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Menendezes' Therapist Accused of Misconduct


Seeking to revoke his license, state authorities Friday accused Beverly Hills psychologist L. Jerome Oziel of misconduct, alleging that he illegally allowed the secret tape-recording of the therapy sessions that led police to arrest Lyle and Erik Menendez for murder.

The State Board of Psychology also accused Oziel of furnishing drugs without prescription to two women and of assaulting both of them while they were his lovers.

Oziel, the key prosecution witness against the Menendez brothers in their murder trial, is due to testify next week. In a statement issued Friday, Oziel's lawyer denied that the therapist had committed misconduct and said the board's accusations were "clearly an attempt to discredit Dr. Oziel's testimony" in the murder case.

Lyle Menendez, 25, and Erik Menendez, 22, are charged with first-degree murder in the Aug. 20, 1989, shotgun slayings of their parents, Jose Menendez, 45, a wealthy entertainment executive, and Kitty Menendez, 47. The parents were killed in the TV room of their $4-million Beverly Hills mansion.

About two months after the slayings, Erik Menendez confessed to Oziel, according to court records.

Prosecutors, who contend that hatred and greed drove the brothers to kill, are seeking the death penalty.

The defense contends that Lyle and Erik Menendez killed in self-defense after enduring years of physical, mental and sexual abuse.

The state board's action came as Van Nuys Superior Court Judge Stanley M. Weisberg signaled in court Friday that he is unlikely to allow jurors to consider a screenplay co-written by Erik Menendez about a fictional murder.

The script, titled "Friends," is about a son who murders his parents for a $157-million inheritance. Without jurors present, co-author Craig Cignarelli, 23, testified Friday that he believed the play, written at the start of 1988, had nothing to do with the killings 18 months later.

Prosecutors said the play is proof of Erik Menendez's murderous intent. Defense lawyer Leslie Abramson said it is merely bad fiction written by two schoolboys. Weisberg put off a ruling until Monday but said the play seemed too remote to be relevant to the killings.

The prosecution's case remains strong, Deputy Dist. Atty. Pamela Bozanich emphasized Friday in an interview with The Times.

"We have uncovered no evidence of physical or sexual abuse," Bozanich said. "

"The fact that Mr. Menendez was domineering, controlling, overbearing and very hard to live with is not news to us," she said, referring to testimony this week by Perry Berman, a Menendez family friend called as a prosecution witness who veered off under cross-examination to support defense themes.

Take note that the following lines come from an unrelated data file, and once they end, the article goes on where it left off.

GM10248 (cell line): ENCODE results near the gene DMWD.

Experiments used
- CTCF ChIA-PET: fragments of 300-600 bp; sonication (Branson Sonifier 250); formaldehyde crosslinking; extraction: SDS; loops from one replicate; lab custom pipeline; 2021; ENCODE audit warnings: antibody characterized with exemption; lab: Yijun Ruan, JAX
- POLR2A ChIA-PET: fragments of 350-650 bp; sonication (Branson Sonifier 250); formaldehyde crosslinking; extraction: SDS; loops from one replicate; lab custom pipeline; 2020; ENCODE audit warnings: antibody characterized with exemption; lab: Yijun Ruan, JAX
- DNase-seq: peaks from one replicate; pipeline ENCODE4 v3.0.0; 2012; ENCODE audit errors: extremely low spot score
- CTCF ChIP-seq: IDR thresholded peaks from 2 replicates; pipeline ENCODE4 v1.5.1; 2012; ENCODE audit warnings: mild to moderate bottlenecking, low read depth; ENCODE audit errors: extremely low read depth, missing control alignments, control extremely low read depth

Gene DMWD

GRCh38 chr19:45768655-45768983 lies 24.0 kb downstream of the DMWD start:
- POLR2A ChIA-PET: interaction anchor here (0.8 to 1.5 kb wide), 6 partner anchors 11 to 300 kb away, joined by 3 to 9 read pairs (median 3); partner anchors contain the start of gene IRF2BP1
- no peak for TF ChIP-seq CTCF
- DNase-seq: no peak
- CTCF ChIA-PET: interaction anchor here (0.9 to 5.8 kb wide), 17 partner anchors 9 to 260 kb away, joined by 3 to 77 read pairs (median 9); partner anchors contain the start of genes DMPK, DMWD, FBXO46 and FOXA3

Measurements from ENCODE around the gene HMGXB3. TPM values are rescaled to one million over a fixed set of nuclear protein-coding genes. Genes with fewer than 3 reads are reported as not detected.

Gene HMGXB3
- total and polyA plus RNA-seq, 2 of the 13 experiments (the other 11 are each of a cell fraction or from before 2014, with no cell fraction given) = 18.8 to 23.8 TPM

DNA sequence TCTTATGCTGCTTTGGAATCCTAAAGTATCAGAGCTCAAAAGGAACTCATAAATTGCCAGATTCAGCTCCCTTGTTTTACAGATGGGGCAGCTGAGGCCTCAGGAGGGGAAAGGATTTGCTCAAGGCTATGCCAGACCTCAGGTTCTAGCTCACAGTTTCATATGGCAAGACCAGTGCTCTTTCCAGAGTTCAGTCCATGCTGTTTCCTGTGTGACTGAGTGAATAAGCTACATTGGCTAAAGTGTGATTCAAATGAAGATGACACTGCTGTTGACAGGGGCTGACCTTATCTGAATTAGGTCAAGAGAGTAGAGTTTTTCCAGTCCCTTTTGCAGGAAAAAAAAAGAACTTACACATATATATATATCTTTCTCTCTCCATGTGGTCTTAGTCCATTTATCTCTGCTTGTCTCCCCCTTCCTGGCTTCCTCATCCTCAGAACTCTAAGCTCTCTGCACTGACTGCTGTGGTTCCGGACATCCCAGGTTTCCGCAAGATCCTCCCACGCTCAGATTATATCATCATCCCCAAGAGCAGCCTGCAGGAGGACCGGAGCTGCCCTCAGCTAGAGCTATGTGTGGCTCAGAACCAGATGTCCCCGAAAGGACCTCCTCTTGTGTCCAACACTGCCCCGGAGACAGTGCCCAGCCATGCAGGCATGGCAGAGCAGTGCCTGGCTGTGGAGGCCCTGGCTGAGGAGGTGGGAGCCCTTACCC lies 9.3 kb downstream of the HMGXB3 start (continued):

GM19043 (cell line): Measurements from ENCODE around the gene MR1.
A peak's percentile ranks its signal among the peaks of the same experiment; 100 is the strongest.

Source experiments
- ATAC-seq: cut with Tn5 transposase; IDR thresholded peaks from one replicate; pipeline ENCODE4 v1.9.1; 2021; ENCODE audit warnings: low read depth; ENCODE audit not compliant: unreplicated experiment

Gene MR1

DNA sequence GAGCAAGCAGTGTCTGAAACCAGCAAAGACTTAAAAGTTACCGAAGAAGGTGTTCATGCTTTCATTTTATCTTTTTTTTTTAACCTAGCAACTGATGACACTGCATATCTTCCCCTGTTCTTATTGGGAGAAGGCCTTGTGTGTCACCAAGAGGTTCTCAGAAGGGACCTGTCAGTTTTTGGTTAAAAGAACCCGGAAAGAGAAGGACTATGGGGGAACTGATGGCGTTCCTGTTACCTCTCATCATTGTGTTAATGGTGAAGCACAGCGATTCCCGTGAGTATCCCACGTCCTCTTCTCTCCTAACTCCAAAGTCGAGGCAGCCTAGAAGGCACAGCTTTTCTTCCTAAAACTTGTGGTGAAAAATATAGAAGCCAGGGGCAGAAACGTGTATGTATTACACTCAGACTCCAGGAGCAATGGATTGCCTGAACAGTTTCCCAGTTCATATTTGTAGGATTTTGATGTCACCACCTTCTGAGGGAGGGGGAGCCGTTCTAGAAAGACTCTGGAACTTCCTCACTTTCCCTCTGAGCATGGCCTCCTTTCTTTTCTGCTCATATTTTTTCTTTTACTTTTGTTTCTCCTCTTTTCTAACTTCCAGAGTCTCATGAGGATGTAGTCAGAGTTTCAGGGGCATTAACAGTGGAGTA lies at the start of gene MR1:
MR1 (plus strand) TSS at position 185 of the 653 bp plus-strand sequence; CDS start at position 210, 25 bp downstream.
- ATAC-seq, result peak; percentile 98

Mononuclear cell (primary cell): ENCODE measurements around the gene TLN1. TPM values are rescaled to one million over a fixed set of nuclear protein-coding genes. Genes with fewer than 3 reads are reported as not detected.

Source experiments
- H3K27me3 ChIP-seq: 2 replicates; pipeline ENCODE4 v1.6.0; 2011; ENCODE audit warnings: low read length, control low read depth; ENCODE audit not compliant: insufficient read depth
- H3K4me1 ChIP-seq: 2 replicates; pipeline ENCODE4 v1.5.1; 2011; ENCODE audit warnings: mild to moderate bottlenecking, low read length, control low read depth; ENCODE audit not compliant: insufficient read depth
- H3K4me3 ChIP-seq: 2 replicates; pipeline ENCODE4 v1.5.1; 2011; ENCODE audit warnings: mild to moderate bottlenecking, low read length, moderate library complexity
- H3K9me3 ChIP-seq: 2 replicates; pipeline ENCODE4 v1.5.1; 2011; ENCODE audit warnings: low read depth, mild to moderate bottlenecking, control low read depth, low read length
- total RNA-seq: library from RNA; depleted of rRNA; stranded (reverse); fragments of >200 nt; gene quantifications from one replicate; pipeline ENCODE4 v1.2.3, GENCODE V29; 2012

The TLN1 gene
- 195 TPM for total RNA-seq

"You don't kill people you love," Bozanich said. "We're not saying this family was 'Ozzie and Harriet.' Or even a 'Leave It to Beaver' family. This was more like 'Father Knows Best Meets Godzilla.' "

Jose Menendez was domineering, Bozanich said, and prosecutors believe the control he exerted over his sons was one of myriad reasons for the killings. "Why they killed their mother you will hear from Dr. Oziel," she said.

District attorney's office spokeswoman Sandi Gibbons said the state board's complaint would not change prosecution plans to put him on the stand. "The allegations in the complaint are simply that," she said.

But Abramson said after the state board announced its action that the defense awaits Oziel's appearance in court. "We intend to impeach his credibility, his ethics, his competency," she said.

The 16-page accusation relies on complaints made by two women it identified as former patients of Oziel's and only by their initials, J.S. and A.K.

Oziel could not be reached Friday for comment. But his lawyer, Bradley Brunon, said in a statement that neither of the two women was ever a patient of Oziel's and that their charges were "unsubstantiated and outrageously false."

J.S. apparently is Judalon Smyth, who called Beverly Hills police to say the Menendez brothers had confessed to their therapist that they had killed their parents.

Smyth long ago went public about her role in the case.

The state board alleged that after Smyth and Oziel became lovers he improperly supplied her with prescription drugs. It alleged that he beat her, tried to choke her and tried to commit her to a mental institution.

It also alleged that Oziel encouraged Smyth to secretly listen and tape-record sessions he had with both brothers in the fall of 1989. It remains unclear how Smyth could have recorded the tapes or where in Oziel's office she could have done so.

Erik and Lyle Menendez's defense lawyers spent three years fighting unsuccessfully in the state appeals courts to keep Oziel from testifying, charging that his testimony would violate the doctor-patient privilege. The state Supreme Court disagreed.

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